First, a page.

Stuart M. Butler and David B. Mulhausen argue in National Affairs that exact replication of policies from one state or locality to another is rarely a wise approach. Rather, policymakers should apply broad goals and approaches of successful policies, attending to the nuances of the time, place, and circumstances in which they operate:
While the idea of replicating successful initiatives may seem like the epitome of empirical, social-science-driven public policy, replication itself actually has a fairly poor track record. In fact, the evidence suggests it does not work all that well.
This record does not mean, however, that policymakers should conclude that they cannot ever replicate success and should not try to learn from the achievements of others. Instead, they need to think about those successes, and about their own efforts to solve problems where they are, in experimental and incremental terms. They should see their work as a form of adaptive trial and error: Rather than simply try to mimic what worked elsewhere, they should strive to adapt successful strategies to their own situations. . .
The technocratic approach sees policy experiments as testing a concept that, once proven, can be broadly applied to solve a social problem. Adherents of this view are constantly searching for the recipe for the perfect program that will be as useful in Scarsdale as in San Antonio. But the world is too complicated for that. . .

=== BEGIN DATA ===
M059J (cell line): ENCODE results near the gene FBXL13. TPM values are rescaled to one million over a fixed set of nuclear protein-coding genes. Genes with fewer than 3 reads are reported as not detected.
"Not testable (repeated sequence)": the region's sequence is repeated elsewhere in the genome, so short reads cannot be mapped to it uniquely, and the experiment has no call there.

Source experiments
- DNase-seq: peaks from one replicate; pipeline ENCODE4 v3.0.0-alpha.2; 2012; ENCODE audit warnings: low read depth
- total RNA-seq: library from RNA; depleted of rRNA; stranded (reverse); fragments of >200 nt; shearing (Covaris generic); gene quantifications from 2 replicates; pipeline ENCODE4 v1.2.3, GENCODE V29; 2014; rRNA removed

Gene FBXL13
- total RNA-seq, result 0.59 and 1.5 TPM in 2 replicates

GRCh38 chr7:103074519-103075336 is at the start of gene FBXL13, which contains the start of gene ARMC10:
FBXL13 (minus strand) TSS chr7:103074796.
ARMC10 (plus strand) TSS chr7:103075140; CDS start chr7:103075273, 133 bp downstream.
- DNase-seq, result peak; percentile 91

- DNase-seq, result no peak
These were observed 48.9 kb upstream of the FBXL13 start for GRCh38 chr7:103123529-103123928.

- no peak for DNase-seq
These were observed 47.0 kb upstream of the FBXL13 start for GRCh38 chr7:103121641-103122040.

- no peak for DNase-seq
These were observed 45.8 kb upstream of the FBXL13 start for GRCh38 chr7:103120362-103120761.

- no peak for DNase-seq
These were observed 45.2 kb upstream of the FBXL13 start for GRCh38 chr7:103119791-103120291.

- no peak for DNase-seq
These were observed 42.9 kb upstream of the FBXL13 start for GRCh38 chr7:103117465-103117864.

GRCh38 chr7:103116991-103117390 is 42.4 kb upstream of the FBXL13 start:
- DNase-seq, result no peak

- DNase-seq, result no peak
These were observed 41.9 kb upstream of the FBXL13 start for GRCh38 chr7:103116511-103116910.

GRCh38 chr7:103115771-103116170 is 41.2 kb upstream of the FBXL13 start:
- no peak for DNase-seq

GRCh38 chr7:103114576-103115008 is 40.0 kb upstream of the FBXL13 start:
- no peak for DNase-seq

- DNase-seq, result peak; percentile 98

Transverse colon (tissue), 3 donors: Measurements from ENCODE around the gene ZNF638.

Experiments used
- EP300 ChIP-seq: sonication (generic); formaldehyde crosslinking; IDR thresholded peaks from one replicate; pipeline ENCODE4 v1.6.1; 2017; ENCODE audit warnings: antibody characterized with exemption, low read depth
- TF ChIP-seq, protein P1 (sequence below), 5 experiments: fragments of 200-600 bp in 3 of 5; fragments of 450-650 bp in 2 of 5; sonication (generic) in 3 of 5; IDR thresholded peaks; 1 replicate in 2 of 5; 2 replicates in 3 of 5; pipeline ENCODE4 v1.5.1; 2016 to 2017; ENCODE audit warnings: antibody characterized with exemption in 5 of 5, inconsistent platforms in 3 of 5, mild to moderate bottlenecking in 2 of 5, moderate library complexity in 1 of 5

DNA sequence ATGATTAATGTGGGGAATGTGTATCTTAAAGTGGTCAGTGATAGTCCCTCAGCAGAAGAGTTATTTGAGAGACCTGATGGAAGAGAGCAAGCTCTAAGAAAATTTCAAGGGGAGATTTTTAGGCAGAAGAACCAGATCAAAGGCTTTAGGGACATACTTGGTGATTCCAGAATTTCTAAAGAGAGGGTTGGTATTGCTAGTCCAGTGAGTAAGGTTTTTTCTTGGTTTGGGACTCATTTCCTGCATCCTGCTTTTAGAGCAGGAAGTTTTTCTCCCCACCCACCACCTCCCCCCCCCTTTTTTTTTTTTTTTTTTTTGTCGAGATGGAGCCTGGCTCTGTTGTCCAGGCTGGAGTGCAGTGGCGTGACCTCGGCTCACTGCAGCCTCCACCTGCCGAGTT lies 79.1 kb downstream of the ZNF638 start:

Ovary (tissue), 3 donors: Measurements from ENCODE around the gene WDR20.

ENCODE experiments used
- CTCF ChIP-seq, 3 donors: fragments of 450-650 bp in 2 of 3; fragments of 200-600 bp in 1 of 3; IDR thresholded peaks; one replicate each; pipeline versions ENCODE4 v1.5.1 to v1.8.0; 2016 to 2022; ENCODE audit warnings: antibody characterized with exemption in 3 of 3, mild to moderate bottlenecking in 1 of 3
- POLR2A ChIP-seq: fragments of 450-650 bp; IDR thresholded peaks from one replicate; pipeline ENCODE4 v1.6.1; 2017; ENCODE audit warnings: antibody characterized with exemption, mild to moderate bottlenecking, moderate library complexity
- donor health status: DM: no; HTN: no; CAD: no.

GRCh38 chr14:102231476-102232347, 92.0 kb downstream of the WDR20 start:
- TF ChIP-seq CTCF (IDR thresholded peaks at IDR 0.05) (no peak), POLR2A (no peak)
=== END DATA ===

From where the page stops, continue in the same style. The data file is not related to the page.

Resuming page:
The inadequacies of that approach point the way to an alternative: an evolutionary approach to policy experimentation that has lower expectations but therefore greater potential.
You can read the full article here.
What do you think? In your experience, is replication of successful policies or programs possible and laudable? Or is each situation and locality different enough that only broad principles and lessons can be applied one from one to the other?
Contributor: Benjamin Peterson, Pepperdine School of Public Policy, MPP Candidate ’15